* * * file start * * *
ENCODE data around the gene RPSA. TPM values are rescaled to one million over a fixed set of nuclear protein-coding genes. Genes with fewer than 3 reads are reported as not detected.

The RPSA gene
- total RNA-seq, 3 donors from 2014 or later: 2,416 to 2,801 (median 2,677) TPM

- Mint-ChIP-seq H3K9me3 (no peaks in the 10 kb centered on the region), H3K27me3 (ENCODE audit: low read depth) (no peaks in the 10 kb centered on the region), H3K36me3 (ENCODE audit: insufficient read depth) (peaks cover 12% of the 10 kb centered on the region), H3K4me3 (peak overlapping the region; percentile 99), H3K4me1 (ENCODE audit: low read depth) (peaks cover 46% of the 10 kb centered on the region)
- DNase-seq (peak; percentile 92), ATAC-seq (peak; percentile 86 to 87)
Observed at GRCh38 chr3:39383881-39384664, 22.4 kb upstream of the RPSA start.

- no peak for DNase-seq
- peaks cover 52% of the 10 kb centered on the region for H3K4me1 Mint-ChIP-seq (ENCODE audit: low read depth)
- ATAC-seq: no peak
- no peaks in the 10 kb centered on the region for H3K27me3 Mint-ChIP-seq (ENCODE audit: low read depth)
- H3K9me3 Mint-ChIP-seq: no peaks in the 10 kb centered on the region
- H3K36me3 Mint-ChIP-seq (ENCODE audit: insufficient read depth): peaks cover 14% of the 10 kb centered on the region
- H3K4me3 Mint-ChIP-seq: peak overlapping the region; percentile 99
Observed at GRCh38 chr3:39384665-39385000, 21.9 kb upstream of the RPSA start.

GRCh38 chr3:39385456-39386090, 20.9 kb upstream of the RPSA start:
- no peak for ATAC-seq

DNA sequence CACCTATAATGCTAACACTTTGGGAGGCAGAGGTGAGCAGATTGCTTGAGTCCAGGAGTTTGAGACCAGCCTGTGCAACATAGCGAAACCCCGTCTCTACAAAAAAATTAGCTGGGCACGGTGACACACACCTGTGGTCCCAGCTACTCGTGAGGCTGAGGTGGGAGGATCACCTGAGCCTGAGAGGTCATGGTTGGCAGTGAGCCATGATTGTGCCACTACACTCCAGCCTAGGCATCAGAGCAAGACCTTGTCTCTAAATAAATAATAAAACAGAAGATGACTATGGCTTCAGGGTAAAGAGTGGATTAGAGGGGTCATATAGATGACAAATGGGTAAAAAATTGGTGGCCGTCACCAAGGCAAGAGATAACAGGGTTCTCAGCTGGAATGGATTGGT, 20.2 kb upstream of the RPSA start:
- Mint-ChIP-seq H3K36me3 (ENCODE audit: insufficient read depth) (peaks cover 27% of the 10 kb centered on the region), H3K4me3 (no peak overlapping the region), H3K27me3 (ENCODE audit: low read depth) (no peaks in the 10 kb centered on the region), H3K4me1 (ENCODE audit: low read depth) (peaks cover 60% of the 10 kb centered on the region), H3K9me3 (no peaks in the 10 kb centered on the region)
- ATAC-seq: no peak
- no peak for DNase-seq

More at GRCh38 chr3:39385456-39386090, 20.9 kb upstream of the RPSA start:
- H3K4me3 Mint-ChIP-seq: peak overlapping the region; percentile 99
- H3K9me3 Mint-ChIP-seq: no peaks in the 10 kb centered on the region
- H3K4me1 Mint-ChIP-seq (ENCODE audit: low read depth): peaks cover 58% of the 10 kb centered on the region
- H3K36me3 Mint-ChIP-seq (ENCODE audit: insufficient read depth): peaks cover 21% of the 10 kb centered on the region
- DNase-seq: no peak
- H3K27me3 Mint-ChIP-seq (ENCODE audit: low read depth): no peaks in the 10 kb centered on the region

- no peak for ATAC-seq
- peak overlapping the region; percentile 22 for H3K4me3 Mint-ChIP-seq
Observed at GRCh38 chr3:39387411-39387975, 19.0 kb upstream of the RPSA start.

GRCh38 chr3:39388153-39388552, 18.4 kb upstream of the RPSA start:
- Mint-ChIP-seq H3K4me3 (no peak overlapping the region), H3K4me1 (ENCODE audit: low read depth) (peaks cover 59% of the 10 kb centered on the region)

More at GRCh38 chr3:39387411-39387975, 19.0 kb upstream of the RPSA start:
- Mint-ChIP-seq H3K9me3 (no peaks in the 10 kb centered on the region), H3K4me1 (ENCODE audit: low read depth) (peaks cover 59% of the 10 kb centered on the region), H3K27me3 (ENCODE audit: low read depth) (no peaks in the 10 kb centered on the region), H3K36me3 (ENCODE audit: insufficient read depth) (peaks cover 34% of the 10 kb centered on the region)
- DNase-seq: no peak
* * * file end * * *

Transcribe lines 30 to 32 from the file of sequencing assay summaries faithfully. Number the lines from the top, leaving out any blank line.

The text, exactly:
Observed at GRCh38 chr3:39387411-39387975, 19.0 kb upstream of the RPSA start.

GRCh38 chr3:39388153-39388552, 18.4 kb upstream of the RPSA start:
- Mint-ChIP-seq H3K4me3 (no peak overlapping the region), H3K4me1 (ENCODE audit: low read depth) (peaks cover 59% of the 10 kb centered on the region)